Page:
3. The Argument from Morality

If God exists then not all things are permissible. As we examine our conscience we find that certain things are not permissible. For example, downloading illegal movies. You wouldn’t steal a heart from a little boy who needs a transplant. So why would you steal a movie? Besides you are not stealing from big corporations but the little guys. Guys like Tom who is crippled by Carpal Tunnel because he has to hand-carve the little tabs that hold your DVD inside the DVD case.

Let’s suppose, for the sake of argument, that you would watch an illegal copy.

Imagine yourself trying to enjoy that pirated copy of a movie knowing that the DVD case factory has shut down because no one is purchasing the movie.

You can see that it is only a matter of time before this once-vibrant metropolis becomes a ghost town.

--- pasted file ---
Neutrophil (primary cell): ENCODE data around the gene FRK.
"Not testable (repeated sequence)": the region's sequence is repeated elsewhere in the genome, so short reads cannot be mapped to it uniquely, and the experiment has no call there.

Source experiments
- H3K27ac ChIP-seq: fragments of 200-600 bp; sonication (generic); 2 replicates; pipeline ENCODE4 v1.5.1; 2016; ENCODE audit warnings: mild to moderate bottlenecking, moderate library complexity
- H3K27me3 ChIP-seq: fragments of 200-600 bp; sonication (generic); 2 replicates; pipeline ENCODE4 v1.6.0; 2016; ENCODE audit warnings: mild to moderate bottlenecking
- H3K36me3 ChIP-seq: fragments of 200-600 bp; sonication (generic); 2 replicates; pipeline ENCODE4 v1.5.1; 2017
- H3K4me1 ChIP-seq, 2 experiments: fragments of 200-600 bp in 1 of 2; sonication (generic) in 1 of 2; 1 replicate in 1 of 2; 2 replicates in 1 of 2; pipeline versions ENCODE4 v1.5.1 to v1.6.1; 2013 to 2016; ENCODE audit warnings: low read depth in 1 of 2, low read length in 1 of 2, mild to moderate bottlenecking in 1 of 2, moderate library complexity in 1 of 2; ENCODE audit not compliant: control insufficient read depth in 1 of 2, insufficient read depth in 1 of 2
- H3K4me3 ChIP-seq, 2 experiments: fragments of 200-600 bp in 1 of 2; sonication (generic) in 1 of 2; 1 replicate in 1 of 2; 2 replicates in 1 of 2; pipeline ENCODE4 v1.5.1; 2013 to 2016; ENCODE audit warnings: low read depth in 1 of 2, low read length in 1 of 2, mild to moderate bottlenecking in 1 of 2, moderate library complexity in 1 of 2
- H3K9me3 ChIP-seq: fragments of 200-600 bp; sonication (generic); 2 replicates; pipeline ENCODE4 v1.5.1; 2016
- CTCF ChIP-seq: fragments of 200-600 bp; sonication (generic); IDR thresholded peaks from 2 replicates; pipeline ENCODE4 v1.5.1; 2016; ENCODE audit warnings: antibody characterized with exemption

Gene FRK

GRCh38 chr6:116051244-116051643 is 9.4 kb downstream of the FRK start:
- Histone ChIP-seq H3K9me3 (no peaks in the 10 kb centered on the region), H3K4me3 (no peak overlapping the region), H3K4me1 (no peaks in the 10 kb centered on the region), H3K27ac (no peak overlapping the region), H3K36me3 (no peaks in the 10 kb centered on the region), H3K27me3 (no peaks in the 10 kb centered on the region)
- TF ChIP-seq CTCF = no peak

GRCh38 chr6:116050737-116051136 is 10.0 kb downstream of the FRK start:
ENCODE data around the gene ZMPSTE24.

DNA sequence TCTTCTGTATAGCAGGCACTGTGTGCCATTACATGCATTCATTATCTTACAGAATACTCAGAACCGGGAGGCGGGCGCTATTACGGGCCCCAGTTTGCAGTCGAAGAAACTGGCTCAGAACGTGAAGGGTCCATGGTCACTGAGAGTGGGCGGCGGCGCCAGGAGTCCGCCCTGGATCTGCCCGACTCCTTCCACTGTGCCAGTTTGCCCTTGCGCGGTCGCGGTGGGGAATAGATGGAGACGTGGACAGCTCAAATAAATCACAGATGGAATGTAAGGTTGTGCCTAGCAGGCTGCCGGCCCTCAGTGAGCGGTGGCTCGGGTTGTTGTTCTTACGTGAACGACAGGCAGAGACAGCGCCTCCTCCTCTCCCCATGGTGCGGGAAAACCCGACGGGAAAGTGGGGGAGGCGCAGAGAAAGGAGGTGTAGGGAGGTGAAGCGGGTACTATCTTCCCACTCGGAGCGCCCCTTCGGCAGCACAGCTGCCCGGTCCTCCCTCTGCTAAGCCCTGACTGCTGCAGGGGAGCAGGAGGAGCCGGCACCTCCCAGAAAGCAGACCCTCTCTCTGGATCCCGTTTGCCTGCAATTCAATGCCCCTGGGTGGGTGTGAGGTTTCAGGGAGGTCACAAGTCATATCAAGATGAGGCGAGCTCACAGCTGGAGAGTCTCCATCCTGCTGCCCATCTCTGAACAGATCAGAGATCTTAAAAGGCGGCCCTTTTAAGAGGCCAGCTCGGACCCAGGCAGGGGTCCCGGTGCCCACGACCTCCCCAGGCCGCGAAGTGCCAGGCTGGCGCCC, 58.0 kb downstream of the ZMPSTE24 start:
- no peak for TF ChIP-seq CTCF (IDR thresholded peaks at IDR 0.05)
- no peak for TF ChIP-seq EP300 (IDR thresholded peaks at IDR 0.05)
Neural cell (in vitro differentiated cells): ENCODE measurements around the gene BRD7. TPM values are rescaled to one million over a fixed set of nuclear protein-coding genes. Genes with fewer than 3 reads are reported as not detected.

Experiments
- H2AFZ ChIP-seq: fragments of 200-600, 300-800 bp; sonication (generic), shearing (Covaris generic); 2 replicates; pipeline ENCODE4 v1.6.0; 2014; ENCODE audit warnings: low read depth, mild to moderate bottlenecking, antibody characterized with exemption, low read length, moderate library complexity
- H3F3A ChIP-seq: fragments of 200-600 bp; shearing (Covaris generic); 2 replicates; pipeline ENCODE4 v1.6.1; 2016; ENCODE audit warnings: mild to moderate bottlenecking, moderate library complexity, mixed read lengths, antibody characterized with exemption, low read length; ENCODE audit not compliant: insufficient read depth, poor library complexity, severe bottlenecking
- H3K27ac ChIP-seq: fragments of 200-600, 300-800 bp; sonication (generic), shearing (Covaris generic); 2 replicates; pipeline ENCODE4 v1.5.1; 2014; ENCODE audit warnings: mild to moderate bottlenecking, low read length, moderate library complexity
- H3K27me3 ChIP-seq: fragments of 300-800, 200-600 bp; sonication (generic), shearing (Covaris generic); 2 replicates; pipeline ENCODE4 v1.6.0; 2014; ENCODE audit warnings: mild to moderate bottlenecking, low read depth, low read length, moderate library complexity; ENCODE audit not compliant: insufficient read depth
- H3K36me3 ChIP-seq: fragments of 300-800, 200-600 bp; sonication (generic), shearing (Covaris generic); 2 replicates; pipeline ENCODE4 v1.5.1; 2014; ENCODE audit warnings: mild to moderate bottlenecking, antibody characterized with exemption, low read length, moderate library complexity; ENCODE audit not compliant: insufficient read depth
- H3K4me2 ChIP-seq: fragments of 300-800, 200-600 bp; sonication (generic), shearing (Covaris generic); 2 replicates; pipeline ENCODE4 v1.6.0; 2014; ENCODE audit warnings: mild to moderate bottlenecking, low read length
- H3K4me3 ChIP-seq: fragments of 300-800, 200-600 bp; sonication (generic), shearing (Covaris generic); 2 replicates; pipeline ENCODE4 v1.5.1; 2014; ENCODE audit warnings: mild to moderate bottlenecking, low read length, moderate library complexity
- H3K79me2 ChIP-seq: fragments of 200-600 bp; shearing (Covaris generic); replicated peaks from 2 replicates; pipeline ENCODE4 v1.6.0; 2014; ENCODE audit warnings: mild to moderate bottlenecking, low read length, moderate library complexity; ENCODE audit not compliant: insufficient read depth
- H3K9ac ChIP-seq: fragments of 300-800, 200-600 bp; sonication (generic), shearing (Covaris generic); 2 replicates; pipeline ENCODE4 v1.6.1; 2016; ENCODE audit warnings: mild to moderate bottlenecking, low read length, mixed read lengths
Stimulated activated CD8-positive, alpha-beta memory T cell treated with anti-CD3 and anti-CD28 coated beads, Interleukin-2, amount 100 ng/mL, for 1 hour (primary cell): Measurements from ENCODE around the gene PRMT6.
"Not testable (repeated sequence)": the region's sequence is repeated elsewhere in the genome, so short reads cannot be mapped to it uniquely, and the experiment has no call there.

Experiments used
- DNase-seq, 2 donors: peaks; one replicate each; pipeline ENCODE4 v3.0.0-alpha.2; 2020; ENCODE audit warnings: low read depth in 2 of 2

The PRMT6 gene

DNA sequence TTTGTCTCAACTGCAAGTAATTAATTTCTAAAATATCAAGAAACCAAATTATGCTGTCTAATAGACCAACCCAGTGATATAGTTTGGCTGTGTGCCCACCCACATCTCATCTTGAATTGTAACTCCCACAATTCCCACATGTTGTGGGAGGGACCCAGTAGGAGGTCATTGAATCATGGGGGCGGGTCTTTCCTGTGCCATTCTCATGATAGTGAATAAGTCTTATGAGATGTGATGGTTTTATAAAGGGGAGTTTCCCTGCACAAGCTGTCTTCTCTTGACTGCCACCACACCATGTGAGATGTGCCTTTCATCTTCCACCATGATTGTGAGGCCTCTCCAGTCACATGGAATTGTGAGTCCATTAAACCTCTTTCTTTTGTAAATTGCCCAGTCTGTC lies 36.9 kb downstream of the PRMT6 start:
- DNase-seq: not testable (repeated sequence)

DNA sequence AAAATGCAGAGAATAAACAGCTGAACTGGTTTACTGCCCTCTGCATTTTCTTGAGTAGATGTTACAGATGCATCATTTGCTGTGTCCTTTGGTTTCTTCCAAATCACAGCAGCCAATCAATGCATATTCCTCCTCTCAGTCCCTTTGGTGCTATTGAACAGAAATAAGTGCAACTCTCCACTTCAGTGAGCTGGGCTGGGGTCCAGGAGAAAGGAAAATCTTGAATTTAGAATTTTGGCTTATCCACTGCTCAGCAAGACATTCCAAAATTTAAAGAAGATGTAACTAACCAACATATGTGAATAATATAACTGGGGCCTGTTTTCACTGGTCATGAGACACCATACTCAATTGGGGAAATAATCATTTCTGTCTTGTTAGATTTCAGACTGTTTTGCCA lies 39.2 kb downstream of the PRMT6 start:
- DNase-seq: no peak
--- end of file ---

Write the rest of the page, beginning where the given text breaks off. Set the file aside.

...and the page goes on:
Naturally, once the DVD case factory has shut down Tom’s employment as a subcontractor for DVD tab holders is eliminated. When you imagine unemployed Tom sitting in a pile of his DVD tab holders, do you think you have ruined his life? Maybe not. Perhaps Tom Jr. will comfort him. Assuming Tom Jr. feels up to it, which seems unlikely, as he knows that you were thinking of stealing the heart he so desperately needs.

This image of you as a career thief and murderer is offered just for the sake of argument. Of course you wouldn’t enjoy your murderous pirated movie, because you know some things are really wrong, even if you don’t get caught.

Yes, you have toed the edge of the rules that make civilization possible, but you can’t follow through. If you wouldn’t steal a movie from us or an organ from a kid, then not all things are permissible. If not all things are permissible then there must be a being even greater than the Anti-Piracy Trust that has given us these guidelines. This Being is the one referred to in any quality, copyrighted and copy-protected edition of the Ten Commandments as “God.”